Our Oped in the New York Times last week on Syria raised many questions. In this blog I will continue to address those issues, that could not properly be elaborated in the original piece because of the need for brevity. There are also some issues that have arisen since.
First, the issue of legality and efficacy. Both are critically important and we didn’t mean in any way to downplay the vital importance of international law. The legality of President Obama’s proposed action does not appear to be disputed by lawyers. It is illegal, because acting without the authorization of the UN Security Council, in a situation other than self-defense, would be unlawful. However, without doubt, and following the doctrine expounded by Sir William Harcourt, there can also be instances in which ethics can override law, and therefore there can be justifications for an intervention “to snatch a remedy beyond the reach of law.” The doctrine of necessity may play a role here, but exactly how it could be invoked in support of punitive strikes is not clear. Our view: the Syrian case does not reach the threshold of demanding an action outside the law, either from ethics or necessity.
The fact that President Obama has painted himself into a corner and made it a question of American credibility, has no bearing on the rationale for action in Syria. Our view: let Syria not be the victim of a problem that the U.S. Administration has created for itself. Damage to American credibility is a separate question, though clearly a very serious one.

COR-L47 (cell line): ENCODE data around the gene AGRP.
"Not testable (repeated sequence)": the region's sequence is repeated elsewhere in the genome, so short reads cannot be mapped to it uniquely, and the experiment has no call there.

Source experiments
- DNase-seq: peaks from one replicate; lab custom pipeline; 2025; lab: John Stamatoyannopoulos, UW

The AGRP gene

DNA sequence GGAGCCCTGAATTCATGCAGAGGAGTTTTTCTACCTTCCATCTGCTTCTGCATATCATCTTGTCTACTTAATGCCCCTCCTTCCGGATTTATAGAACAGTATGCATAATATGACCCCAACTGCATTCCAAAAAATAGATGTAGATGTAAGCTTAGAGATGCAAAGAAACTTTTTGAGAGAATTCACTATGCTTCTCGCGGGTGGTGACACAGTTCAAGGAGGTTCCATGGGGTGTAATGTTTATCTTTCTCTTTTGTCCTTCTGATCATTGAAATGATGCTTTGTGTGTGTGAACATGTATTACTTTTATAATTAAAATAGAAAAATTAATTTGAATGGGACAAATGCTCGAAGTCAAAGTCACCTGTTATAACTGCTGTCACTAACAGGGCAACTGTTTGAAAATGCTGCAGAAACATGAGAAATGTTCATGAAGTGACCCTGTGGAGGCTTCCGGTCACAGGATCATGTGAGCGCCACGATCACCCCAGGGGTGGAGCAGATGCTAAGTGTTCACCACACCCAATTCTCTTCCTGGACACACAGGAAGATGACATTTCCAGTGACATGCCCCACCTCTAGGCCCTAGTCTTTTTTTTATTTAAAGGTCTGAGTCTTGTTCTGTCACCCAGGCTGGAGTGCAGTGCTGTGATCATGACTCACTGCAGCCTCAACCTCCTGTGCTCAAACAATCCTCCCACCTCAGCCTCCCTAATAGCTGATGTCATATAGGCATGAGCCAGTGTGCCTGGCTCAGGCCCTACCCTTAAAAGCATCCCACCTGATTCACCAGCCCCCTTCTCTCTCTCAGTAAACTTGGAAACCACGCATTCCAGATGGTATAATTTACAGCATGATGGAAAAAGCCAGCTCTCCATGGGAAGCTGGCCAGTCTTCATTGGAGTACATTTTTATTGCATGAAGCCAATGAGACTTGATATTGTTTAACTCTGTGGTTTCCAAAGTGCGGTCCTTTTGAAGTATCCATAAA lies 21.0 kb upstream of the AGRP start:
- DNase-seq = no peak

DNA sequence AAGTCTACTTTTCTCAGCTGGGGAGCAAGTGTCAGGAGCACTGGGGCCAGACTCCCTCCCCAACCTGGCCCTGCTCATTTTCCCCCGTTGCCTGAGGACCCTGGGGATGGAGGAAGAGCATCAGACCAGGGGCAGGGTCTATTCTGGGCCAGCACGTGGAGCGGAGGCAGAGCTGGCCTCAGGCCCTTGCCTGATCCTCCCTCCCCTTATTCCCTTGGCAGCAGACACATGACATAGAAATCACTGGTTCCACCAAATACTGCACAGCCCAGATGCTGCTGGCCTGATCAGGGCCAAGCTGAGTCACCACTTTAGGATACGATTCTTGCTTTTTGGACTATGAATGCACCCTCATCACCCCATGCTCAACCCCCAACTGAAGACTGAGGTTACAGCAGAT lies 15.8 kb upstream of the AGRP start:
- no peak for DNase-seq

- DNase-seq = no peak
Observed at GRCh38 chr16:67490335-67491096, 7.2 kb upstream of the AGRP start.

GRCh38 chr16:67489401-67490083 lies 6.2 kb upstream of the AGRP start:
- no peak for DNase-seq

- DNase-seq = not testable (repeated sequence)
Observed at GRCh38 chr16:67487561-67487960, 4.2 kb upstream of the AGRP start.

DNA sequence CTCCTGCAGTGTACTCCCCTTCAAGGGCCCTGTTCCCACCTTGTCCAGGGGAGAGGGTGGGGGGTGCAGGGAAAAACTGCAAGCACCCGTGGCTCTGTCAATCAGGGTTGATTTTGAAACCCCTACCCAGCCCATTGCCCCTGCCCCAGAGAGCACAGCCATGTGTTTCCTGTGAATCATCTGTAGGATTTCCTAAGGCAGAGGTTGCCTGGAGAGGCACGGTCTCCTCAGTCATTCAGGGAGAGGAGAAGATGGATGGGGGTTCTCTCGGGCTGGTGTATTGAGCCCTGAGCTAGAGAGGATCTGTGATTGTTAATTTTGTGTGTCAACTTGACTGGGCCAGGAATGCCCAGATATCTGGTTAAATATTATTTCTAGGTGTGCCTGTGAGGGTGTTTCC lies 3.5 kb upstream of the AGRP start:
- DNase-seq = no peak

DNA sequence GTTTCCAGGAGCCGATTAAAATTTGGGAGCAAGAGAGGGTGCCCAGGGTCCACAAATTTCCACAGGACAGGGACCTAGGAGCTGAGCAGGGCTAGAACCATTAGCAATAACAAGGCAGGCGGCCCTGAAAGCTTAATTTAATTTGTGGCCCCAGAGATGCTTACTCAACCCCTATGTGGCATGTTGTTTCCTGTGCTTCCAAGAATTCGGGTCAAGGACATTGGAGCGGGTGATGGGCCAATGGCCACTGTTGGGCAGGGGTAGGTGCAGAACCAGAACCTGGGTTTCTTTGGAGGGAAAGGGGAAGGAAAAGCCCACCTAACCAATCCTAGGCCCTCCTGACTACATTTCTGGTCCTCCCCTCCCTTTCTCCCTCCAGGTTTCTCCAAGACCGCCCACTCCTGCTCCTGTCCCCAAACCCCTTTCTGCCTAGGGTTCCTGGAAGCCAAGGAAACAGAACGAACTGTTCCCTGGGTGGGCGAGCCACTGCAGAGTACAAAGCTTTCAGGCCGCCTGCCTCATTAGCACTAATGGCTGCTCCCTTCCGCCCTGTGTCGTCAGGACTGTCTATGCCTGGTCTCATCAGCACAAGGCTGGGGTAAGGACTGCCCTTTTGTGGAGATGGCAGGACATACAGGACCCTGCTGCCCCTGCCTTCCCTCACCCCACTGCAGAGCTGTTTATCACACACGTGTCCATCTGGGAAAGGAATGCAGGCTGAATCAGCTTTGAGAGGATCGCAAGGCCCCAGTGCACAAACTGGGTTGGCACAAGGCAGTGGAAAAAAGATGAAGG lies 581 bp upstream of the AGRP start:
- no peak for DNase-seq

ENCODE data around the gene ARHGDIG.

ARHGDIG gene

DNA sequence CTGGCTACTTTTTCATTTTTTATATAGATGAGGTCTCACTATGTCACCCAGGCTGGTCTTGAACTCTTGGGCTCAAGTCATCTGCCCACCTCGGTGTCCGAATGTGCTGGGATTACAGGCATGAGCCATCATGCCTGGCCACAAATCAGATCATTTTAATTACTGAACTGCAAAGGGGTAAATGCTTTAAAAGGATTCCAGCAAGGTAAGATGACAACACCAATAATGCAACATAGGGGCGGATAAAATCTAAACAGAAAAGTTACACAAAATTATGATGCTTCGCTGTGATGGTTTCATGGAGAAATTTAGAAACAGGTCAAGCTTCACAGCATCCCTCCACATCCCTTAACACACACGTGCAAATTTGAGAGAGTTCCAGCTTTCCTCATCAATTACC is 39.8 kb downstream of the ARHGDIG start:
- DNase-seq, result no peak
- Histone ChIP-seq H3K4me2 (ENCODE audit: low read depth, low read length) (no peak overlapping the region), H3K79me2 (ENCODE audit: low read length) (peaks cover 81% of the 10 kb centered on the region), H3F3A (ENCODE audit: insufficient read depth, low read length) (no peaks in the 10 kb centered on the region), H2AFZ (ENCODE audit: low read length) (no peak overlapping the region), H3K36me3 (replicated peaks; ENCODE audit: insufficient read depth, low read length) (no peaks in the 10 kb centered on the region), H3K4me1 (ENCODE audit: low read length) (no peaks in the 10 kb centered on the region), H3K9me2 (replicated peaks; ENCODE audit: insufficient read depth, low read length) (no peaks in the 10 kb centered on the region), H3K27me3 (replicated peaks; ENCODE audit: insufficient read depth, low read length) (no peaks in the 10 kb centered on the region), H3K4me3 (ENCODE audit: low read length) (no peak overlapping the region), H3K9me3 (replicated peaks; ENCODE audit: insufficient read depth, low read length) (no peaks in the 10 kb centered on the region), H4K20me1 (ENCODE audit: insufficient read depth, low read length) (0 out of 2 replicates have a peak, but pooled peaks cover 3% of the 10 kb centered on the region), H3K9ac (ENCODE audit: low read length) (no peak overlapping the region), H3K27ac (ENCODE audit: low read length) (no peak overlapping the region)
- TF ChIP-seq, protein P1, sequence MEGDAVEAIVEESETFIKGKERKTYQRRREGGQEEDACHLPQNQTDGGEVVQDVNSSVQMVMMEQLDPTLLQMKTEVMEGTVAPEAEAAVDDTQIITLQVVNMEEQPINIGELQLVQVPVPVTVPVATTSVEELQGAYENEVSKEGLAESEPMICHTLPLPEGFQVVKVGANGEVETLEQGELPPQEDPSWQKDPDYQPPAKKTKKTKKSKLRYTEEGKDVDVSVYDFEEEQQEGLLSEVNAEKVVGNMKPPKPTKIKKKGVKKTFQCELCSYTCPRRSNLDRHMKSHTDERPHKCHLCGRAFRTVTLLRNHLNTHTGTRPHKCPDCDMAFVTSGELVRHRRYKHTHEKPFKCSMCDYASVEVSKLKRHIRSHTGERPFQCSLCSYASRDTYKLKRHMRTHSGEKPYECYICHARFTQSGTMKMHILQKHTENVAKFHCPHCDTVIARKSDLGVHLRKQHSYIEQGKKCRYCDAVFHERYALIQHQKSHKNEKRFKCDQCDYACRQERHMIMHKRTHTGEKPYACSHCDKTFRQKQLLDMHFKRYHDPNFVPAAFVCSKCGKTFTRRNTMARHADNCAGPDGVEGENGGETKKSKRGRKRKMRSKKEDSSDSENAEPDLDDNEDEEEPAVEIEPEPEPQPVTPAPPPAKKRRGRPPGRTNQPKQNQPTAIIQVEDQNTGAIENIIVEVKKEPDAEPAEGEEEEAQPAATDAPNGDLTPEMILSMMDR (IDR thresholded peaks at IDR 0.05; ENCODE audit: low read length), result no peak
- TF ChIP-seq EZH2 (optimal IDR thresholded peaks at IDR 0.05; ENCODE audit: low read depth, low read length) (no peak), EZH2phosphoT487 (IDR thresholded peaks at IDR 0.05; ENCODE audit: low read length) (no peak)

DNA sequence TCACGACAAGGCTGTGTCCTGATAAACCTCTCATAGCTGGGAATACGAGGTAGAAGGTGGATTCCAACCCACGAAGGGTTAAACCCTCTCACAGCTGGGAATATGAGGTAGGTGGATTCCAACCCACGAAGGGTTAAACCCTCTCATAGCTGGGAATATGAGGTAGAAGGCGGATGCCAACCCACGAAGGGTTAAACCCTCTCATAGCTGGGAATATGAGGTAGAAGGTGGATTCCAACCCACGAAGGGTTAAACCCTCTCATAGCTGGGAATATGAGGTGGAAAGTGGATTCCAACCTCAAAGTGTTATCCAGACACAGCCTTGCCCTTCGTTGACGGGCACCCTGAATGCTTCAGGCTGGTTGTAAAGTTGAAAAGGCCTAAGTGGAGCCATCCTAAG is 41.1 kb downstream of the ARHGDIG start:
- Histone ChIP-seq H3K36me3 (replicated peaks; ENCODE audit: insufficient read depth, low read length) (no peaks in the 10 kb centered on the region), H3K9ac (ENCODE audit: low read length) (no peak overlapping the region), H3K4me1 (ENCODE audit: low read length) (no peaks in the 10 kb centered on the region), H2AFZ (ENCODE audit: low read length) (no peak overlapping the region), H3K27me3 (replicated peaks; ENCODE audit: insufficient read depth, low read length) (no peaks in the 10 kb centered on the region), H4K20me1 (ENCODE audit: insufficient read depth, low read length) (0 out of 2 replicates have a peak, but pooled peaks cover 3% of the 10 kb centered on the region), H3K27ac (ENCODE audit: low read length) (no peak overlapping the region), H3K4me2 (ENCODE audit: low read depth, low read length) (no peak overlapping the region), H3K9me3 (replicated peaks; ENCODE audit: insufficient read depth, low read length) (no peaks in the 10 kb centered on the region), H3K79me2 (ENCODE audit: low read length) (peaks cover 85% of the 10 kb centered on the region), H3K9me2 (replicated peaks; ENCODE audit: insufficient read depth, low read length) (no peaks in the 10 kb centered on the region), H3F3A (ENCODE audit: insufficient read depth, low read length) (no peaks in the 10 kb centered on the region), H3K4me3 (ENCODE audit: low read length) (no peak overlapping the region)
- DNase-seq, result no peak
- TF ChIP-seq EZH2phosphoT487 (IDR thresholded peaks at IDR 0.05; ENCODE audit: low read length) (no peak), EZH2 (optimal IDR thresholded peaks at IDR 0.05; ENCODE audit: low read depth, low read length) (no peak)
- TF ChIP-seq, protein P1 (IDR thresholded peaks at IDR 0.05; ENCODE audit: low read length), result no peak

Our argument was, once the issue of legality has been put to one side, the central question is efficacy. As we made clear, we believe that U.S. military strikes are very unlikely to achieve a reasonable goal. They would be reckless and foolish.
As an aside, legality is also inextricably linked with efficacy. Acting with UN Security Council backing would make any action far more effective. Acting without it risks polarizing the international politics of Syria. Although relations between the U.S., Russia and Iran are already quite bad, they could certainly get a lot worse. Acting outside the law also risks undermining the international norm that the U.S. purports to uphold: it is paradoxical, to say the least, to aspire to uphold an international legal principle (against chemical weapons), by flouting another international legal principle (collective action against threats to international peace and security and war crimes).
Second, what should be the diplomatic response? The short answer is, reconvene the Geneva Conference, and bring Iran to the table. The U.S. position of demanding the removal of President Assad is unhelpful and should be abandoned. The U.S. position of not talking to Iran is equally unhelpful. Meanwhile, U.S. allies Qatar and Saudi Arabia are proving to be a liability, and should be obliged to pursue any interests they may have through negotiations. All need to be at the table. All issues also need to be on the table, including accountability for war crimes.
Which leads to the third point: the issue of an international court for war crimes in Syria. I have been well known for criticizing the ICC on Sudan and Libya. It is true that an ICC arrest warrant against President Bashar al Assad would only complicate the situation, driving him and his government further into a corner. But note that we stipulated only an international tribunal outside Syria, and did not specify that it should be the ICC, and we would not presume that a prosecutor would immediately reach for the top–at least not on the chemical weapons issue. Our thinking behind this is that a war crime ought to be punished, as a matter of principle. Indeed there is an international consensus on this, including from Iran—which is still hospitalizing many soldiers who were gassed in the Iran-Iraq war 25 years ago. The best way to establish an effective judicial process is to build a consensus among the key actors—globally, in the region, and within Syria—on such a process. Only then will the perpetrators of crimes be compelled to cooperate.